* Students bring their completed hands to you as you request it. As each student brings his/her hand, remind students that we are counting by fives today, so instead of counting each finger by ones, we will count the entire hand and count by fives. Turn each hand over and fold the thumb in. Now you should see only the numerals needed for counting by fives. (See the example in the associated files.)
* Hang each hand in counting order on the string using a clothespin. As students bring their hands to you to add to the line, question them on why we can count these hands by five and which numeral will show on the hand.
* Give formative feedback affirming correct responses and guiding incorrect responses towards a correct answer. (See Day 1 above for examples.) As students explain their thoughts and ideas to you, the procedures and skill of counting by fives are being cemented in the student’s mind. Explanations are now a part of the FCAT, and teaching students to explain their thinking at this early level will assist students in knowing that explanations are part of showing that they understand what they are doing.
* Since most classrooms will not have exactly twenty students needed for each student to have one turn adding a hand to the line, teachers must use individual strategies for completing the counting line. If there are more than twenty students in class, one student may prepare the hand while another gives the explanation. If there are less than twenty students in class, multiple hands may be given, or the teacher attaches the remainder of the hands while select students explain.
* Once all the hands have been added to the line, select students to direct the oral counting by pointing to the appropriate numeral (thumbs) on the line.
4. Continue counting orally throughout the day as described in Day 1, step 3 in Procedures. Remember the importance of formative feedback and use this strategy as often as possible.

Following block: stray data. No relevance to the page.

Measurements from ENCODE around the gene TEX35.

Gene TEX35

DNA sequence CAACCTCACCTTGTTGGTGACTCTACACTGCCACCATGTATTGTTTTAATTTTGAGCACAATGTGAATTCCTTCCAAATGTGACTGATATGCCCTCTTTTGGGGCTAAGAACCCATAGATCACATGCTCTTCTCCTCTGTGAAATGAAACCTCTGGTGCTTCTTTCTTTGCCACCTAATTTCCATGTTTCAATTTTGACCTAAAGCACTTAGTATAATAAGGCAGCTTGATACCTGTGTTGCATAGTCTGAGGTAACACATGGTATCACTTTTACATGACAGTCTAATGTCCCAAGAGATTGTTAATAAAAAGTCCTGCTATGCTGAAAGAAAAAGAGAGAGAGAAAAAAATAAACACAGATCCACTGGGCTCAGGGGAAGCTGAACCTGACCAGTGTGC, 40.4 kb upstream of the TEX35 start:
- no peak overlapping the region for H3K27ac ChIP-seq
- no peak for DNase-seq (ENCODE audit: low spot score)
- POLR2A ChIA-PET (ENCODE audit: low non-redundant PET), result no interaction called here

5. Continue the assessment as described at the bottom of Day 1.
Assessments
Student’s oral counting skills are formatively assessed with each activity. The importance of formative feedback has been discussed in step 3 of Procedures on Day 1 with examples of affirmative and corrective feedback given.
If you are using this lesson plan as part of the Beacon Learning Center Unit Plan, Mr. President, begin the summative assessment of orally counting to one hundred by fives anytime you feel a student is ready to count. A tool for this summative assessment and instructions for implementation are available from this associated files that are part of the unit plan. (See Extensions.)
Extensions
1. The Beacon Unit Plan associated with this lesson can be viewed by clicking on the link located at the top of this page or by using the following URL: http://www.beaconlearningcenter.com/search/details.asp?item=2944. Once you select the unit’s link, scroll to the bottom of the unit plan page to find the section, “Associated Files.” This section contains links to the Unit Plan Overview, Diagnostic and Summative Assessments, and other associated files (if any).
2. Students can arrange numeral cards in the correct counting order counting by fives.
3. Use a washable marker to write the numerals for counting by fives on the back of students hands. Then students line themselves up in the correct counting order showing their assigned numerals from their hands.
4. Use feet and toes instead of hands and fingers for these counting activities.
5. Divide the students into groups with five students in each group. As the teacher calls out a number used counting by fives, the students team up to show that many fingers or toes. For instance, if the teacher says 35, three students hold up both hands and one other student holds up one hand. Any combination equaling 35 is considered correct and allows for students to show and explain their individual methods.